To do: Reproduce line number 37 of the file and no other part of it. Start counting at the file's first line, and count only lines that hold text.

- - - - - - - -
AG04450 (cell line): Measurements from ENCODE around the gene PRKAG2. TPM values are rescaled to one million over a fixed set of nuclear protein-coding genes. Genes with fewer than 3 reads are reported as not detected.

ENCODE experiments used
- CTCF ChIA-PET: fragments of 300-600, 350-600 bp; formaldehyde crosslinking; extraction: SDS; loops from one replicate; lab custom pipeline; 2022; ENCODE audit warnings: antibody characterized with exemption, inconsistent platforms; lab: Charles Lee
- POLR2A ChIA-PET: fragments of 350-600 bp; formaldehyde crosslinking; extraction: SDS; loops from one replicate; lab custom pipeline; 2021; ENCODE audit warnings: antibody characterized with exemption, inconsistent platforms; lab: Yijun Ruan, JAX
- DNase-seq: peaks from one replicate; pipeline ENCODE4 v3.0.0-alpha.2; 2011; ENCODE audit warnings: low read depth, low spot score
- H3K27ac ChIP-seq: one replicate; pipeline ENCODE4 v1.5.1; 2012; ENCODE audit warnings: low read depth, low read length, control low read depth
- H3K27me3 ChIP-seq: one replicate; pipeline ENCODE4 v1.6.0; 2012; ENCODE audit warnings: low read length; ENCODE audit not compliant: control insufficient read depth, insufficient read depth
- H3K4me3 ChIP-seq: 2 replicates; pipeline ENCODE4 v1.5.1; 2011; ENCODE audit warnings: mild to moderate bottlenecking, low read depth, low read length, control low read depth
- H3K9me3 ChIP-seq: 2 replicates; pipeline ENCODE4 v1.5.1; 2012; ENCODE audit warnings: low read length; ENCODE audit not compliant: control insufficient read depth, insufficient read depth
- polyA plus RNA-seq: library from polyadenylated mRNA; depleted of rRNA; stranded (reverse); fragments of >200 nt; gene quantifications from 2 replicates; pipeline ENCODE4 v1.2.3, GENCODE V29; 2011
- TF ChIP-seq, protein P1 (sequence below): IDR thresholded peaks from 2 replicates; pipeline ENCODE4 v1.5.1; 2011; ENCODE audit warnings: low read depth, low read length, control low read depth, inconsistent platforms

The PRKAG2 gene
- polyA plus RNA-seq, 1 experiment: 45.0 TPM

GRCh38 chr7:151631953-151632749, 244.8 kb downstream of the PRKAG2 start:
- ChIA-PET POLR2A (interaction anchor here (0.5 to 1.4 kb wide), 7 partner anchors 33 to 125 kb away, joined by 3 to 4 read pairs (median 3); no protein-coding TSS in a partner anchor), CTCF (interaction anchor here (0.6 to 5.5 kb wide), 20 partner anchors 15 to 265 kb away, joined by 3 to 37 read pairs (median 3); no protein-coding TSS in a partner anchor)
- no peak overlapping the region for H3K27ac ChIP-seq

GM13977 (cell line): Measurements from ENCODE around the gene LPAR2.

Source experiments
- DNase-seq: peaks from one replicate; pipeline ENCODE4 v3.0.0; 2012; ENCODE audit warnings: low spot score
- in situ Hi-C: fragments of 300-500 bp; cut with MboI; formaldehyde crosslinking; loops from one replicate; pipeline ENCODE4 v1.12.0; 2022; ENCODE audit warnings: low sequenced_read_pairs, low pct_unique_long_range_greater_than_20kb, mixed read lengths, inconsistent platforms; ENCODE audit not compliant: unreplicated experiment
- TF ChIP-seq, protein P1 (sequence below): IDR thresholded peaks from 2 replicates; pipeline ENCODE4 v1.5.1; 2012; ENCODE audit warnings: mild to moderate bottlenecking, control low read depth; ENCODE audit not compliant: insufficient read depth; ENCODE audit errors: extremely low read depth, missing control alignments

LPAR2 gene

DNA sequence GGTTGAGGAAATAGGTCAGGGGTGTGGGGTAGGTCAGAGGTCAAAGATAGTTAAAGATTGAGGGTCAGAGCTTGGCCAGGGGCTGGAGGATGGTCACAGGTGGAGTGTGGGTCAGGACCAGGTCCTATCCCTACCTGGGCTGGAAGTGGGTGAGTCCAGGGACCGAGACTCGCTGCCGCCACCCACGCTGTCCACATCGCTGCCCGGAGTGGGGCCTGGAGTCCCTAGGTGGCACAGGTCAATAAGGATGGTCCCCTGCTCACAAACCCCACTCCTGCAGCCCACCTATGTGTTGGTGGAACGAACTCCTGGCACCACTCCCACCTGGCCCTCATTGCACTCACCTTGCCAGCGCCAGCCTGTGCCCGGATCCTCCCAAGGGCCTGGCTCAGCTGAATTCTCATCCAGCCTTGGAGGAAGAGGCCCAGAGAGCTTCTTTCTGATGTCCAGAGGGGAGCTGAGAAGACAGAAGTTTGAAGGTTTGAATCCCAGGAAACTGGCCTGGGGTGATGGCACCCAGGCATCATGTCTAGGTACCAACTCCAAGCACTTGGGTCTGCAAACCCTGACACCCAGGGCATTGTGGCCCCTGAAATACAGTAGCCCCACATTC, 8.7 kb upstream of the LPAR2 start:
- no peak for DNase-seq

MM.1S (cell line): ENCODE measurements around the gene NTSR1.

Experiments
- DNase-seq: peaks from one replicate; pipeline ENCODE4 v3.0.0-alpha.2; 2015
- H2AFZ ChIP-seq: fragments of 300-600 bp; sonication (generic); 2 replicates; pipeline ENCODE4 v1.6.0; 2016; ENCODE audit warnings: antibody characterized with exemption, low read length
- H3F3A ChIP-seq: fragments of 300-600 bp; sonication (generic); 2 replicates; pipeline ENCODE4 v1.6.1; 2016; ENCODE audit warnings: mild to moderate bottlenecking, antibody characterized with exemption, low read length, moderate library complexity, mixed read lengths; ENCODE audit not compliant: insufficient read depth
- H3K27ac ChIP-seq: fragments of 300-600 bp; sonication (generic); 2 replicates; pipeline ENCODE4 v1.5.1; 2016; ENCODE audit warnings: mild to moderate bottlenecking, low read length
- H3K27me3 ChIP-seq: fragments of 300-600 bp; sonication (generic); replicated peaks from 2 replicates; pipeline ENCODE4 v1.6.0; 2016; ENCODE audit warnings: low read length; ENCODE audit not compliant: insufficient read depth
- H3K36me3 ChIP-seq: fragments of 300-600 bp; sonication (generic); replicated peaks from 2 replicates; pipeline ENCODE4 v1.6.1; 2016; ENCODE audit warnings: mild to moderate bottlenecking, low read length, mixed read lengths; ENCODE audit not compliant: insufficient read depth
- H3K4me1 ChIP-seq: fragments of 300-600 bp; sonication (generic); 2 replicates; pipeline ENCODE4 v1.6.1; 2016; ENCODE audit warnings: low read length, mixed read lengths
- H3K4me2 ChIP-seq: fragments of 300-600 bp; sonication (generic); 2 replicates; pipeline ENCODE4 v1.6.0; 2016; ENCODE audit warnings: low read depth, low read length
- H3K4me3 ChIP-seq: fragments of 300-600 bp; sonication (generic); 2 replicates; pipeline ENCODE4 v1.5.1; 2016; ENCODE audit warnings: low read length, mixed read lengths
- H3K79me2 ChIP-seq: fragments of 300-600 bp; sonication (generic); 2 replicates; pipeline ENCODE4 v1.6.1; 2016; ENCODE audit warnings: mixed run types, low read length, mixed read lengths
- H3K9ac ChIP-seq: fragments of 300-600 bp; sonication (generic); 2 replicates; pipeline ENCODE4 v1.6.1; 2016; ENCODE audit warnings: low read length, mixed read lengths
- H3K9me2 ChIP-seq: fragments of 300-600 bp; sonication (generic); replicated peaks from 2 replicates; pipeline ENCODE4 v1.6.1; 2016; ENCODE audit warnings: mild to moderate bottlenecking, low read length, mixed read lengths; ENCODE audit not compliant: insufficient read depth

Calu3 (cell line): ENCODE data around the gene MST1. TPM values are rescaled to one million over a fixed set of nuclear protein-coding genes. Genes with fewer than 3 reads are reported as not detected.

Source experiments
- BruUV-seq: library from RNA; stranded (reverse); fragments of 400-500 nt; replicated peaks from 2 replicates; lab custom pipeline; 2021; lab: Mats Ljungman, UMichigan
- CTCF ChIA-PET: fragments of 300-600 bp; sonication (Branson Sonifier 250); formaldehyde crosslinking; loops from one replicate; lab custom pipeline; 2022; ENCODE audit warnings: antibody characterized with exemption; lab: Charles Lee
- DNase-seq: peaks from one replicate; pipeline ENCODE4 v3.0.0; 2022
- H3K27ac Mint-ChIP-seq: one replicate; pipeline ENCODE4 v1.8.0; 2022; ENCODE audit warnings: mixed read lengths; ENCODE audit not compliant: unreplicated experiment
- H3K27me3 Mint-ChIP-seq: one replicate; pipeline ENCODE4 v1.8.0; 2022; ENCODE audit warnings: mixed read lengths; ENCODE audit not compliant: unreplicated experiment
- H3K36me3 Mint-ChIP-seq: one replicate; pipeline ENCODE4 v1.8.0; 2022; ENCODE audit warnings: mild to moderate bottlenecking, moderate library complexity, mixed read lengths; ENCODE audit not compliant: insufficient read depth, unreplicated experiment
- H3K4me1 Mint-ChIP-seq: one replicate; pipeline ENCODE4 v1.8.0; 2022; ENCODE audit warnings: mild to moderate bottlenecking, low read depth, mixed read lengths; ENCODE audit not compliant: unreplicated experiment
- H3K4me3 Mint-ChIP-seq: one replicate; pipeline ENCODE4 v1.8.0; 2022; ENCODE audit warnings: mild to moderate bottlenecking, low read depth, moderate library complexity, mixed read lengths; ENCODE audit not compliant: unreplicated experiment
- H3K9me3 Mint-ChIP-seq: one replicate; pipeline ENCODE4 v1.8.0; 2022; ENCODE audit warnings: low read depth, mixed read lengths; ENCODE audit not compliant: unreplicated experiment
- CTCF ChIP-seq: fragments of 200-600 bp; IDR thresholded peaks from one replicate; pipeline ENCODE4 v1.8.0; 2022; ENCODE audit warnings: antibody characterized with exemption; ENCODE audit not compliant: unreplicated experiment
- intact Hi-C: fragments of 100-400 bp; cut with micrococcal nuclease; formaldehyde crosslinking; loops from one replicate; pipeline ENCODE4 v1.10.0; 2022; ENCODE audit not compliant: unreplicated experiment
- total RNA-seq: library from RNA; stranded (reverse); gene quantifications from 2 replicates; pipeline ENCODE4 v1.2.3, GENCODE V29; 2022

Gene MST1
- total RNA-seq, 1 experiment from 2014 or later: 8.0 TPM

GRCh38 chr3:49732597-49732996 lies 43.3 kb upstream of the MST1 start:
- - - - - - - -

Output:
- H3K9ac ChIP-seq: fragments of 300-600 bp; sonication (generic); 2 replicates; pipeline ENCODE4 v1.6.1; 2016; ENCODE audit warnings: low read length, mixed read lengths